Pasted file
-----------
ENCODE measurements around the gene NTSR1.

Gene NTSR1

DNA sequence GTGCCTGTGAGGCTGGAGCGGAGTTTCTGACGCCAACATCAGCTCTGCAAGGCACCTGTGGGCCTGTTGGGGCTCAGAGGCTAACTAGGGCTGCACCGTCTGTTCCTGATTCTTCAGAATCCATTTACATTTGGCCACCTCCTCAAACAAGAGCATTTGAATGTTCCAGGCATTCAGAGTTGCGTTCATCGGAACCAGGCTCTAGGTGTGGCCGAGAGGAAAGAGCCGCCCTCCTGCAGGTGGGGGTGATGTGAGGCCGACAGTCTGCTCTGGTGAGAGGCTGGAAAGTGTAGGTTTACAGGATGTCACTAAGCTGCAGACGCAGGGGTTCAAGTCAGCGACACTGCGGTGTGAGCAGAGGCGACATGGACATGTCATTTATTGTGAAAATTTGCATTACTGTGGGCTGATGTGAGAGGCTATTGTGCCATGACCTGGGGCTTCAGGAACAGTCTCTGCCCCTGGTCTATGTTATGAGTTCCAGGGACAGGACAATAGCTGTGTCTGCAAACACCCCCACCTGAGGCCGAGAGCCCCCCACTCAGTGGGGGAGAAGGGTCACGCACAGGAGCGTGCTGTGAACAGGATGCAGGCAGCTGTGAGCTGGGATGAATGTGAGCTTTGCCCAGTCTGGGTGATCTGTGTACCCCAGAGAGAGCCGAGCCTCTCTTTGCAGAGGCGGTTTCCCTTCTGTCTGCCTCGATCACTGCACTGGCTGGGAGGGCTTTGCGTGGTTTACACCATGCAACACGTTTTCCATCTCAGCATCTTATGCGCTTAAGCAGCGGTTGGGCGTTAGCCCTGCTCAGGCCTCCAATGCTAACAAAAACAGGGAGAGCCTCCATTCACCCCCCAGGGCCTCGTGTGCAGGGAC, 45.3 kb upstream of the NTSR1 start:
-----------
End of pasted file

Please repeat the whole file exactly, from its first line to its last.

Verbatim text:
ENCODE measurements around the gene NTSR1.

Gene NTSR1

DNA sequence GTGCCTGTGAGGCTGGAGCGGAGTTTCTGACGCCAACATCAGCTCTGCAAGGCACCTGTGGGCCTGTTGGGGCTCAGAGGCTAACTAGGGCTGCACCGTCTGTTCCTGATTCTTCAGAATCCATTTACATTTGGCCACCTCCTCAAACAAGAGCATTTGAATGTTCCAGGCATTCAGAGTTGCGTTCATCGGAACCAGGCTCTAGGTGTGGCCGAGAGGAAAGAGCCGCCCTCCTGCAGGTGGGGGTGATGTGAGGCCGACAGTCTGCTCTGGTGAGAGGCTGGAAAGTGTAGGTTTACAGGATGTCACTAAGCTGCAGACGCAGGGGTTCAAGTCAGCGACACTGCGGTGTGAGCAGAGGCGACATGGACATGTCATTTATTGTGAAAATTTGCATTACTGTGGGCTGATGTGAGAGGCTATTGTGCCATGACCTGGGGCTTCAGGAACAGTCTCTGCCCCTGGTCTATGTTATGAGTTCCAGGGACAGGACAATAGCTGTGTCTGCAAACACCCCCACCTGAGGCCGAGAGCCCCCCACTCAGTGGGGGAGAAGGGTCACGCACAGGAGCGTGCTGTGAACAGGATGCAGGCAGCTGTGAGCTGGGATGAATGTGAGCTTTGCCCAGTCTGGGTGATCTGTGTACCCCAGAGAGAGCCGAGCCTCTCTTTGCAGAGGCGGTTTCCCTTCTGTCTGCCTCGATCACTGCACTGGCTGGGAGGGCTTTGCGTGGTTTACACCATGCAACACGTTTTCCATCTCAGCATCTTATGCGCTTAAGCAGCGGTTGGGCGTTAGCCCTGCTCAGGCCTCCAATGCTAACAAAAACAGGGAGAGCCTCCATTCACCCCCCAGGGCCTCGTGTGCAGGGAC, 45.3 kb upstream of the NTSR1 start: